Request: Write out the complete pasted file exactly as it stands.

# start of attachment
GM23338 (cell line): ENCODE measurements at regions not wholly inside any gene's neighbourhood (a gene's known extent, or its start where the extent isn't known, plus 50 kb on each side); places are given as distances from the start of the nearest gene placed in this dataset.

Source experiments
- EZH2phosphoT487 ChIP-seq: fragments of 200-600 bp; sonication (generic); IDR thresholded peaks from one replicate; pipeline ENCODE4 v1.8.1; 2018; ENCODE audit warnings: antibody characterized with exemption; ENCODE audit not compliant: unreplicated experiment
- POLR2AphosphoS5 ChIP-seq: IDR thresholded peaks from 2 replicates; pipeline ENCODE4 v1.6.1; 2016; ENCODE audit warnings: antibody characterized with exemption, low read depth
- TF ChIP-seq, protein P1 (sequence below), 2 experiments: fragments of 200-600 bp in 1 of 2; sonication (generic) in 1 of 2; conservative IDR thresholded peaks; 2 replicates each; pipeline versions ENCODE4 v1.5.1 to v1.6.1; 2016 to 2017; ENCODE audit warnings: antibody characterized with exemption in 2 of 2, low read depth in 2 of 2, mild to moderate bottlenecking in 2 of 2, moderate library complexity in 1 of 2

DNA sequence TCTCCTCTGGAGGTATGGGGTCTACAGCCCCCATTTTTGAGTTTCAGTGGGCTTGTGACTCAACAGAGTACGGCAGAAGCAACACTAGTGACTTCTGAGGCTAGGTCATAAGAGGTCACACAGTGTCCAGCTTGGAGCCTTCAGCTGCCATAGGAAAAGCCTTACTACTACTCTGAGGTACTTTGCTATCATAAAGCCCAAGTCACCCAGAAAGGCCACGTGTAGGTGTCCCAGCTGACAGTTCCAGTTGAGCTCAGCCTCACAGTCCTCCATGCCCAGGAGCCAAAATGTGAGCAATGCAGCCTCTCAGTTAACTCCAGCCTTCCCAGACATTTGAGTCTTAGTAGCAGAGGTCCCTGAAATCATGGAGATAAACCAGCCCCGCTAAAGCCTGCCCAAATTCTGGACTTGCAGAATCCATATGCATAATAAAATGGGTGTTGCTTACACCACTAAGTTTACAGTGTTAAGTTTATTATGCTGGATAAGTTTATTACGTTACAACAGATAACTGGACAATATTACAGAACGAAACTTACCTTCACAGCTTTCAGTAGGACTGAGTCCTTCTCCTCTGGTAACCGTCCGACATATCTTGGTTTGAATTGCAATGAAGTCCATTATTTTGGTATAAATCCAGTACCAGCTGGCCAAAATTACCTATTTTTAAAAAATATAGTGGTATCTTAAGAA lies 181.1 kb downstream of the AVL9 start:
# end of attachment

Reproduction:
GM23338 (cell line): ENCODE measurements at regions not wholly inside any gene's neighbourhood (a gene's known extent, or its start where the extent isn't known, plus 50 kb on each side); places are given as distances from the start of the nearest gene placed in this dataset.

Source experiments
- EZH2phosphoT487 ChIP-seq: fragments of 200-600 bp; sonication (generic); IDR thresholded peaks from one replicate; pipeline ENCODE4 v1.8.1; 2018; ENCODE audit warnings: antibody characterized with exemption; ENCODE audit not compliant: unreplicated experiment
- POLR2AphosphoS5 ChIP-seq: IDR thresholded peaks from 2 replicates; pipeline ENCODE4 v1.6.1; 2016; ENCODE audit warnings: antibody characterized with exemption, low read depth
- TF ChIP-seq, protein P1 (sequence below), 2 experiments: fragments of 200-600 bp in 1 of 2; sonication (generic) in 1 of 2; conservative IDR thresholded peaks; 2 replicates each; pipeline versions ENCODE4 v1.5.1 to v1.6.1; 2016 to 2017; ENCODE audit warnings: antibody characterized with exemption in 2 of 2, low read depth in 2 of 2, mild to moderate bottlenecking in 2 of 2, moderate library complexity in 1 of 2

DNA sequence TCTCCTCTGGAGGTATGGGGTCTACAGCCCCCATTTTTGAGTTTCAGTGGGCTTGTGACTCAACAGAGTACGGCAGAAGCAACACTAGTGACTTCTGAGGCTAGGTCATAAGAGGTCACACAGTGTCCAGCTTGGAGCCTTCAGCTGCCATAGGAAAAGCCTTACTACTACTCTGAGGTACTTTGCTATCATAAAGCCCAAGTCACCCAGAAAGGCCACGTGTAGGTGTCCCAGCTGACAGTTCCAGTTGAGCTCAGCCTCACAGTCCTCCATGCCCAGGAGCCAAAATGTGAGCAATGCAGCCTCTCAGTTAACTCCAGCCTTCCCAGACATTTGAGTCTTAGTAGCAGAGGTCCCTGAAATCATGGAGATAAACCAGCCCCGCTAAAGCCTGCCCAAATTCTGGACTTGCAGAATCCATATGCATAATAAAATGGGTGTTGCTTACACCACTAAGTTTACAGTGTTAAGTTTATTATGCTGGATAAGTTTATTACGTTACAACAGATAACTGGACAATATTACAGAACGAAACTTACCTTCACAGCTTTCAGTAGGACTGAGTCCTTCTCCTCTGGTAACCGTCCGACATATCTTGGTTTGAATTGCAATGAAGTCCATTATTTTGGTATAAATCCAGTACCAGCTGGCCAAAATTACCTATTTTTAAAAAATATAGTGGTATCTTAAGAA lies 181.1 kb downstream of the AVL9 start: